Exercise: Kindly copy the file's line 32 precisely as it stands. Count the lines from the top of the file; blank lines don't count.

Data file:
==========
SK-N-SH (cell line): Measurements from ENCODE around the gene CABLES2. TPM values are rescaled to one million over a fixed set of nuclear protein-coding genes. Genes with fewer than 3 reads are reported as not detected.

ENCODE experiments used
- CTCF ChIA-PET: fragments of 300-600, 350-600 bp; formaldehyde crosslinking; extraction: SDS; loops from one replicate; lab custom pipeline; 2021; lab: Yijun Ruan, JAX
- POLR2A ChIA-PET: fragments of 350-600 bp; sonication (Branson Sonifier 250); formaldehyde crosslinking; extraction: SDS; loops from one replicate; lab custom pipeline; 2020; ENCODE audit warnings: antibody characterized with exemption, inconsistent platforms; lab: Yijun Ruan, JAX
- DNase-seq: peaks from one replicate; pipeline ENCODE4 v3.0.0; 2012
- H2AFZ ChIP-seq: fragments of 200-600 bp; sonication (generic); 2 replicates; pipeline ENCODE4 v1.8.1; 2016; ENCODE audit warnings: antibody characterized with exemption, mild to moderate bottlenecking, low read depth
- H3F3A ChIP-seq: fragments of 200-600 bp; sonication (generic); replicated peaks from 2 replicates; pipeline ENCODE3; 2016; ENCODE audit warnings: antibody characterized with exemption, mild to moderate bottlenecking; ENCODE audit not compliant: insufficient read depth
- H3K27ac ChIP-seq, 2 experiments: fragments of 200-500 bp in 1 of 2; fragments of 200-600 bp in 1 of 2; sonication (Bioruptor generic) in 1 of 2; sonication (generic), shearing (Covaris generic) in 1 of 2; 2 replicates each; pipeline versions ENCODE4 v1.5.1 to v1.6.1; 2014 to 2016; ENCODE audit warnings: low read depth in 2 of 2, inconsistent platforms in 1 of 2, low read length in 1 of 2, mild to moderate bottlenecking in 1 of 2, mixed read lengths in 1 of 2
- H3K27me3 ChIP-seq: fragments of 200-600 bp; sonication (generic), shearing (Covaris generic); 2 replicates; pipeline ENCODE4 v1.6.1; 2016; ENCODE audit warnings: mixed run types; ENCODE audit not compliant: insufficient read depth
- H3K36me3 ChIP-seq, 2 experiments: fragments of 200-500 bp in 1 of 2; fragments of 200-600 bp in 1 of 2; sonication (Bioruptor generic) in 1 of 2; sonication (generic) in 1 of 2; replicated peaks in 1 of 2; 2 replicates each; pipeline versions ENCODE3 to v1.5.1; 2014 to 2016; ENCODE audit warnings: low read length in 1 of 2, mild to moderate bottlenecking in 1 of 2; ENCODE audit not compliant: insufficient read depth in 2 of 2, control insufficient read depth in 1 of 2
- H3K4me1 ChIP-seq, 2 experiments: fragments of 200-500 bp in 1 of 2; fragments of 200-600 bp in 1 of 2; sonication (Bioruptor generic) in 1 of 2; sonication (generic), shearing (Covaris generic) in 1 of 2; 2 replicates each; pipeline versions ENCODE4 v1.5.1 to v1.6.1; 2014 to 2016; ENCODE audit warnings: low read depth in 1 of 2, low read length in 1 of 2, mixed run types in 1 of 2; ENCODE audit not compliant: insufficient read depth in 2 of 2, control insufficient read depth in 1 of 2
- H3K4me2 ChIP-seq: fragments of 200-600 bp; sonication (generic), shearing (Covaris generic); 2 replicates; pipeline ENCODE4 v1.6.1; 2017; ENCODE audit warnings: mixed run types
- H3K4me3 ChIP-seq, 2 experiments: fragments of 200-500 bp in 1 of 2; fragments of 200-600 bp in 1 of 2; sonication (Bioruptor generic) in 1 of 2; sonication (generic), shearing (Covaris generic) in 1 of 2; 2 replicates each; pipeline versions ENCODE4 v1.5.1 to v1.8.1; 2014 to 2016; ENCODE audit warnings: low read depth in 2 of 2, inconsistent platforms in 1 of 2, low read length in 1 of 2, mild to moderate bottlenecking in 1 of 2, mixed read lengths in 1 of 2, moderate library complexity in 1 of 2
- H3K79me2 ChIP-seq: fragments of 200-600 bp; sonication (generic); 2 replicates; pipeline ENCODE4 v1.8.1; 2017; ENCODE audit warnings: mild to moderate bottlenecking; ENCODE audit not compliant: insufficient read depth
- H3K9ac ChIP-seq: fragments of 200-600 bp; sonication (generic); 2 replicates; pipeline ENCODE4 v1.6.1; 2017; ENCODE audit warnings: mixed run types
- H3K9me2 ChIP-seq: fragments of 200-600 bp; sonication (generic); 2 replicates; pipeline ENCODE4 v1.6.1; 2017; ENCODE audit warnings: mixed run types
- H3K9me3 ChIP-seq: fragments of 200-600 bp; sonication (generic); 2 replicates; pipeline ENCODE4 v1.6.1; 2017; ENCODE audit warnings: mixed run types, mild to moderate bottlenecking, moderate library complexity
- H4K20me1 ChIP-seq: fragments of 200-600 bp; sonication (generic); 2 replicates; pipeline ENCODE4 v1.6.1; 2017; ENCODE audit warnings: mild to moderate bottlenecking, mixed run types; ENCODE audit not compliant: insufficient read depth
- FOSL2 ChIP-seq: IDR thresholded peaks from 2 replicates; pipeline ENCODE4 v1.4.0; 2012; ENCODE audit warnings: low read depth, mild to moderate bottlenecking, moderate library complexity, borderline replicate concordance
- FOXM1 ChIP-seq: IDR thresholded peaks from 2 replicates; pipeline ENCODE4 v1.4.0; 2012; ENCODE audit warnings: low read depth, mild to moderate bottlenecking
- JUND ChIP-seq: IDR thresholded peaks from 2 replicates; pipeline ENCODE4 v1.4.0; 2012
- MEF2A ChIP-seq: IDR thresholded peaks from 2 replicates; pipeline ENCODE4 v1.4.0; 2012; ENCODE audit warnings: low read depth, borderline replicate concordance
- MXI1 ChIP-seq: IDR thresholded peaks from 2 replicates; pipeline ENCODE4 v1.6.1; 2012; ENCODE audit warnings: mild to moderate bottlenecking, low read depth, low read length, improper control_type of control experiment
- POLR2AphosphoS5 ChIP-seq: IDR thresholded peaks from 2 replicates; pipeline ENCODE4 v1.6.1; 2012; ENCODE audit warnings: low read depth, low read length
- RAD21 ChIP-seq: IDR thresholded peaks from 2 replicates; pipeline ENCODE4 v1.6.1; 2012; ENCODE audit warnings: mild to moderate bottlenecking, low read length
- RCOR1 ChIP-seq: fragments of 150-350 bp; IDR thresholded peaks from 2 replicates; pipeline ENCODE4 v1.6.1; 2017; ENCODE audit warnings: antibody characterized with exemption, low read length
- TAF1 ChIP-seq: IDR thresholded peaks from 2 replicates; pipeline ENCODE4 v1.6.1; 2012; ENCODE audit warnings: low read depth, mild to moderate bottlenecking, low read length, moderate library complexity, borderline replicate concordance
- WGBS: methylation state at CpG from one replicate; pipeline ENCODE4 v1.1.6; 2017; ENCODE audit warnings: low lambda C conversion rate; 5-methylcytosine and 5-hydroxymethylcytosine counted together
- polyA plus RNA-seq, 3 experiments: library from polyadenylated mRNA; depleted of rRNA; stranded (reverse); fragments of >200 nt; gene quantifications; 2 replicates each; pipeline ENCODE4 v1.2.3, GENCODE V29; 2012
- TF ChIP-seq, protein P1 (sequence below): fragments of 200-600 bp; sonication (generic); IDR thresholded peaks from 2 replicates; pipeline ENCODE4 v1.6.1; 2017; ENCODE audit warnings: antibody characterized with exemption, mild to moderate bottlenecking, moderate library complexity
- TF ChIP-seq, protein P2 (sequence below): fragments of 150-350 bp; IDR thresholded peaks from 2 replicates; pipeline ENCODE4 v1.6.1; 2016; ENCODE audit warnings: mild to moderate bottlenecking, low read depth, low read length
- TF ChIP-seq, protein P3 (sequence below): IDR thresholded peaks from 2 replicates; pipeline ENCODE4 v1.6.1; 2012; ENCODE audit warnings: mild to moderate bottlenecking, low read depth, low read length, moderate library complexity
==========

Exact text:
- TF ChIP-seq, protein P3 (sequence below): IDR thresholded peaks from 2 replicates; pipeline ENCODE4 v1.6.1; 2012; ENCODE audit warnings: mild to moderate bottlenecking, low read depth, low read length, moderate library complexity